Asking Divorcés for Marriage Advice

The idea works out better than you might think.

The title of the article in today’s Wall Street Journal–“The Divorcé’s Guide to Marriage”–struck me as an odd one.  But on reading the article I saw that there was a certain logic, and the points made were good ones.

It is based on a study begun in 1986 on more than 350 couples who were in their first year of marriage at the time.  Over the next 25 years, 46% of the couples divorced–apparently (and sadly)–statistically normal for such a stretch of time, 44% of which are now remarried and another 27% have new “partners.”  Dr. Terry Orbuch has been conducting the study and has gathered information from those who divorced on the problems they perceived in their marriages.  What I liked about the article and the work is that it apparently focused on what the individual interviewed felt he or she should have done differently to prevent the marriage’s failure, not how the other person somehow “messed things up.”  The result of the work is a “Top Five” list of what they regret most about their behaviors in their failed marriages and what they would have done differently to make their marriages a success.

Here, in no particular order, is the list given in the article, though the summary description doesn’t always suggest the details behind it:

  • Boost your spouse’s mood.
  • Reveal more about yourself.
  • Talk more about money.
  • Get over the past.
  • Blame the relationship.

“Blame the relationship” is a good example of a summary that, by itself, isn’t very explanatory.  When you read the explanation, it is about avoiding blaming individuals about problems and focusing on the both of you as a couple.  Less “you, you, you” and more “we, we, we.”  For instance, contrast “Why are you so angry all the time?” with “Why do you think we’re having such a hard time getting along?”  (Personally, I tend to call the first question a “shields up” provocation–almost guaranteed to put the other person on the defensive.)

So, don’t stop at the summaries above: read the article and see what you think.  Dr. Orbuch has also written a book, Finding Love Again: 6 Simple Steps to a New and Happy Relationship, which is based on the same research.  Note, by the way, I haven’t read the book and I am not endorsing it, just mentioning it.  I report, you decide. 🙂

However, I do recommend and endorse our free booklet God’s Plan for Happy Marriage, now available in pretty much any format you could want: in print, online, PDF, iPad, Nook, Kindle, Sony — no excuses not to get it!

6 thoughts on “Asking Divorcés for Marriage Advice

  1. John Wheeler (Johanan Rakkav)

    Book Report on this end: Love & Respect: The Love She Most Desires; The Respect He Desperately Needs by Emerson Eggerichs (published by Focus on the Family) starts with Ephesians 5:33 and gives a pretty robust workup of how to apply the fundamental principles of that verse and related biblical verses. It was recommended to me by one of the brethren and I got it in its Kindle Edition for iPod touch from Later I was told it’s recommended extracurricular reading by our Living University’s class on marriage and family. I can see why. The author cites numerous testimonies, some of them at considerable length, on how the love-respect dynamic works.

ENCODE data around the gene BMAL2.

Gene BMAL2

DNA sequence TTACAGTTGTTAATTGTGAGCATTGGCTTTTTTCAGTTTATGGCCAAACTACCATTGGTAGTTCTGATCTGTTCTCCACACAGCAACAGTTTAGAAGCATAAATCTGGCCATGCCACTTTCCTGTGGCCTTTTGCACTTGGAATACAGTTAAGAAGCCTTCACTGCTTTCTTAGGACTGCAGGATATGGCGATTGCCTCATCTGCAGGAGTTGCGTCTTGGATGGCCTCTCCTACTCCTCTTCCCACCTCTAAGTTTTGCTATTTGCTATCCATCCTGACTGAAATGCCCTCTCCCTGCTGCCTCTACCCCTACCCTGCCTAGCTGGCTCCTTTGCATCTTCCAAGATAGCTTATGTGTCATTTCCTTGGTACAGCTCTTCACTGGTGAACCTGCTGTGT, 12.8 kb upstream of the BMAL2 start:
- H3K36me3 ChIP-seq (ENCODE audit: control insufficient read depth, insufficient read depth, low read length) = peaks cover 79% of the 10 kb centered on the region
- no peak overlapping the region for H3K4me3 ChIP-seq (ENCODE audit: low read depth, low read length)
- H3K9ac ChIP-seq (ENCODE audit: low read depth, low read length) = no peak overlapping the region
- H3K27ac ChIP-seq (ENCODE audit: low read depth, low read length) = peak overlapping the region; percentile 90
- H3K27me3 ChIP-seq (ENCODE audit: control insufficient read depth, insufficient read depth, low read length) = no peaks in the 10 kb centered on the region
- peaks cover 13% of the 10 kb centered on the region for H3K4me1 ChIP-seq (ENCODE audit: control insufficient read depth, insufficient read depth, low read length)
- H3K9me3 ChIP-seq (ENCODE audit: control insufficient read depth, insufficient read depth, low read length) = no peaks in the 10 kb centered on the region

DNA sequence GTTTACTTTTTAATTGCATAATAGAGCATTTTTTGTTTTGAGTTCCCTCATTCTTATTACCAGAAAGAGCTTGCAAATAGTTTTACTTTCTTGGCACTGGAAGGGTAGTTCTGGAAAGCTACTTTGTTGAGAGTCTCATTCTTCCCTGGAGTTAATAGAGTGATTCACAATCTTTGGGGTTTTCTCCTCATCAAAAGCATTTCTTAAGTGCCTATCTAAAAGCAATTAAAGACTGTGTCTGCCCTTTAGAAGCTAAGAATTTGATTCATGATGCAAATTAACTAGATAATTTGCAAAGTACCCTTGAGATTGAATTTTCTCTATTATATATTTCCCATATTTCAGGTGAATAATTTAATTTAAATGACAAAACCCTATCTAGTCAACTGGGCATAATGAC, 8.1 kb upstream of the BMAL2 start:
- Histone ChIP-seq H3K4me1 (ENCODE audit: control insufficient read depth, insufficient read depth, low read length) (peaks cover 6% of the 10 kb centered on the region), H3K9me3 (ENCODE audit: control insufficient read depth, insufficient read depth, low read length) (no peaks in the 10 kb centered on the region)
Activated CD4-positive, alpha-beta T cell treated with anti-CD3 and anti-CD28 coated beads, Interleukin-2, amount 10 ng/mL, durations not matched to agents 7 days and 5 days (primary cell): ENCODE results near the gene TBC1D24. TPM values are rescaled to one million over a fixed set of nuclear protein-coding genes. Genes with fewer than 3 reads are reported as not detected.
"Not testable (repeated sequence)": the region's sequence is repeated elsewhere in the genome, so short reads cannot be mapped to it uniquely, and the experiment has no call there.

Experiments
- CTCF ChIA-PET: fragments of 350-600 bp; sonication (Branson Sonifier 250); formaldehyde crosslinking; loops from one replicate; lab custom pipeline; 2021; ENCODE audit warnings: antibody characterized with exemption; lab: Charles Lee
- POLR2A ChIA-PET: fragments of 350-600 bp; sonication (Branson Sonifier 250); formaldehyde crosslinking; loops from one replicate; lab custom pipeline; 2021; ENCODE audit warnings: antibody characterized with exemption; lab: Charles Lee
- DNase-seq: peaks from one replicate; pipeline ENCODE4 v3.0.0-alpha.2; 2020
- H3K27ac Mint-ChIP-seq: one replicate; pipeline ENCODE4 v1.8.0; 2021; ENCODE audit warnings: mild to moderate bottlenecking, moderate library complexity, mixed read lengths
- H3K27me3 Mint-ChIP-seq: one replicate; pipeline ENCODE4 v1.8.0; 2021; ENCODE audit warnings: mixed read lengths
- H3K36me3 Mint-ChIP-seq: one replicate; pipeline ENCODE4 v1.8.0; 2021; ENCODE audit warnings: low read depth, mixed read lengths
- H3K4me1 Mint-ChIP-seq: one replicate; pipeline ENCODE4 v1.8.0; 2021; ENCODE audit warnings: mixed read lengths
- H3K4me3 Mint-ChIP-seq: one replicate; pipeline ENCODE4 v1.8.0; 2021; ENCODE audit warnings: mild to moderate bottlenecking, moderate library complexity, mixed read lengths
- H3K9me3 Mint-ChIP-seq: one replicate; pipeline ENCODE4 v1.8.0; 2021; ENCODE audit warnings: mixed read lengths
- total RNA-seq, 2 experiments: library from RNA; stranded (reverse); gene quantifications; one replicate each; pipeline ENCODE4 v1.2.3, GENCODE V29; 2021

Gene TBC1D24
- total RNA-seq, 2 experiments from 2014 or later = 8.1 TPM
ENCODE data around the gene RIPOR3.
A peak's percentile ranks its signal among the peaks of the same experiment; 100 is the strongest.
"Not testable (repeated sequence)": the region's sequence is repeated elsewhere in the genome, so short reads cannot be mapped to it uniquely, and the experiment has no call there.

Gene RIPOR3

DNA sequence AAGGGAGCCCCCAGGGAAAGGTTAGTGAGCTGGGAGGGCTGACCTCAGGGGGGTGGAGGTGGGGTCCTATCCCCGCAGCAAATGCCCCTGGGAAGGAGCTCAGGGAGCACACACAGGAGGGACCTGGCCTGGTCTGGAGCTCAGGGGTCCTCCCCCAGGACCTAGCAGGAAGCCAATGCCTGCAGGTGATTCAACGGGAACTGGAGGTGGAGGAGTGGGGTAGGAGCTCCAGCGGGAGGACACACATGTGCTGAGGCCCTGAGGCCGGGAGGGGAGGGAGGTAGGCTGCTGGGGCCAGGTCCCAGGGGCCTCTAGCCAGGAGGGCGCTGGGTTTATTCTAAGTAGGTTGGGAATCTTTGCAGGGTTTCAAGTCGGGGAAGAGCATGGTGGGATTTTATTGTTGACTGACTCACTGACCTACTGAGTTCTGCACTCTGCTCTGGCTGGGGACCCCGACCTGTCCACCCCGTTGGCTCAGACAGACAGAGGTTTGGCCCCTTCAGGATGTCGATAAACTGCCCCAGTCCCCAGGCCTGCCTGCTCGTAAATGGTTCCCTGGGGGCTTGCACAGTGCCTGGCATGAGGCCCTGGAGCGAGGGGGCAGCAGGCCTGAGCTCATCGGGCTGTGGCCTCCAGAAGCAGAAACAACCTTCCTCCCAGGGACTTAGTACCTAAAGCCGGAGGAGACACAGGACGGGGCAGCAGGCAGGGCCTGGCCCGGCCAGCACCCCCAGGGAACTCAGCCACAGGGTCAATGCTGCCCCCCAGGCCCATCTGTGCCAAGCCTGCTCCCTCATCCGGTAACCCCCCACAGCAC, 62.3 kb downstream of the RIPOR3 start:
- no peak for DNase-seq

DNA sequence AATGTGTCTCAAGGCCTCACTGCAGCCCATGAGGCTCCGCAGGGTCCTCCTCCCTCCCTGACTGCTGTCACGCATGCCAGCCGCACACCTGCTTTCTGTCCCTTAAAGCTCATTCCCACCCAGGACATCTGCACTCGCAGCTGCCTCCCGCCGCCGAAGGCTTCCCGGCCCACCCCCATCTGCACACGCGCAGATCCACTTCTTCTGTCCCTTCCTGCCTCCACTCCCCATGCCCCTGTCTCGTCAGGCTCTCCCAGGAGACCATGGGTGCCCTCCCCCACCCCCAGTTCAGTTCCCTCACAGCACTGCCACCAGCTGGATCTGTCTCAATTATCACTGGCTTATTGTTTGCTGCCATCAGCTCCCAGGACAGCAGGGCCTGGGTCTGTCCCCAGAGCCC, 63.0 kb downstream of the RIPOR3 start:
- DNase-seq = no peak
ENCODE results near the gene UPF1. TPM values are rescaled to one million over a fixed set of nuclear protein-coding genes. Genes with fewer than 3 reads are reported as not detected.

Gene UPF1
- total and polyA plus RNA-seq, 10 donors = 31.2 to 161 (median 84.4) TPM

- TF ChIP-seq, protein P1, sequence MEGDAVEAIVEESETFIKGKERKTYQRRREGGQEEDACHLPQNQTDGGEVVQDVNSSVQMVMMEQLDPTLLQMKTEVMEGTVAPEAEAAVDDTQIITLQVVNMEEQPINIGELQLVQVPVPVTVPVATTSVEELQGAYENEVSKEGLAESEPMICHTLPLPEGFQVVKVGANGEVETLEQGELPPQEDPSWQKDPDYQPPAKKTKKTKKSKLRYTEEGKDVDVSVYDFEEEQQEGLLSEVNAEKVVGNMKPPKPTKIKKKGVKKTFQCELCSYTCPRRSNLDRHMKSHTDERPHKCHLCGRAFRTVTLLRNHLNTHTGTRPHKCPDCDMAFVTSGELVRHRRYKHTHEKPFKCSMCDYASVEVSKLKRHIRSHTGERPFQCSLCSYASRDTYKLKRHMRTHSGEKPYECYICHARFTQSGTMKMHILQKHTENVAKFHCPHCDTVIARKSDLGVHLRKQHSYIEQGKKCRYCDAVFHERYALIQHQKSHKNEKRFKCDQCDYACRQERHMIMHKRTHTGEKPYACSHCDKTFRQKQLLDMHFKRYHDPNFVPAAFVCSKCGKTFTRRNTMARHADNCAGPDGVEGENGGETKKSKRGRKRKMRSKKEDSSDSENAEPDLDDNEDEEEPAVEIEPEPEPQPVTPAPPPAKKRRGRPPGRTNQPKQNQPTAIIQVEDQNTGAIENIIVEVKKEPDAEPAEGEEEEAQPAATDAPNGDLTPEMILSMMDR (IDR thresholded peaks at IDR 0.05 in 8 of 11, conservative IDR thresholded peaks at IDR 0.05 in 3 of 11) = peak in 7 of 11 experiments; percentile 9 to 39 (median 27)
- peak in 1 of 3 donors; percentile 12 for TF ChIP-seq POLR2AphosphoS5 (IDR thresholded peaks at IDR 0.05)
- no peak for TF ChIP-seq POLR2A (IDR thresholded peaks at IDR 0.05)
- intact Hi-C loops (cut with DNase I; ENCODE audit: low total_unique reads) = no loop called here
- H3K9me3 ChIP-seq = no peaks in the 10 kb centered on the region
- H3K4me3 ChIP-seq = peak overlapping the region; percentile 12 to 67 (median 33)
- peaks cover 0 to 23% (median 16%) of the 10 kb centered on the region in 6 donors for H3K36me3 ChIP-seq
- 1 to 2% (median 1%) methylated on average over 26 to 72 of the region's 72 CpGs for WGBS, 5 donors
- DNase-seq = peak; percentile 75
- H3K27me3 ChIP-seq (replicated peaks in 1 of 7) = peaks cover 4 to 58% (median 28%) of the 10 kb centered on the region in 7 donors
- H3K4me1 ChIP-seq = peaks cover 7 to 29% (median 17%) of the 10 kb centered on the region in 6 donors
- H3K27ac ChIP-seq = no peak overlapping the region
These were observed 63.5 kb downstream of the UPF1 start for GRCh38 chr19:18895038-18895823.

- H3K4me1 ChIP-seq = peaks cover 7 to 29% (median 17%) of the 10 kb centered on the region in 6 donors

That said (and not wishing to make a mere shameless plug for someone else’s book), I find our booklets on marriage and family excellent and they come at a great price (free, or priceless depending on your reckoning).

  2. This might sound a little goofy, but maybe it’s a good idea for a young couple to visit a professional marriage counselor before they get married, and not after? This was suggested by a marriage counselor in a local newspaper article. She kept seeing the same problems crop up time and again, and it was frustrating for her, because it was usually too late. She thought that a couple should seek counsel before marriage.

    It made sense to me. I took a child development class at the local college, and boy, that sure did pay dividends when I had to deal with kids later on. I understood what was going on with them at a particular developmental stage, and I knew how to deal with it. Why not do that with marriage?

  3. Thanks, Steve. In line with biblical principles, we recommend all couples, regardless of age (not just young) or previous experience, go through counseling with their minister about their relationship before committing to marriage. So, no, the idea of counseling before marriage is not goofy at all — it’s how we do things in the Church and is our standard, biblically-based policy for all marriages.

  4. Steven

    I would agree 100% that counselling before marriage is a great idea for anyone, however, the only problem I have with that scenario is when religious organizations (who offer such a service) actually charge their members a fee to enrol in a “marriage preparation course” of some sort. Now that is wrong. It should be free for any couple that is planning to get married. Leave the money part out of it, and direct it toward regular tithing. I say this because I know for a fact that certain religious institutions do charge couples for such a program.

  5. Howdy, Steven, and I’m not surprised that some do. We don’t, of course — following the example of Elisha — and our counseling is part of our ministerial duties. (There are some good programs out there, though, that do cost a little, such as the Prepare and Enrich program, which I like a lot.) Counseling your members should be a part of a minister’s regular duties and not some sort of “fee for hire” service, and I’m glad that we do it properly.

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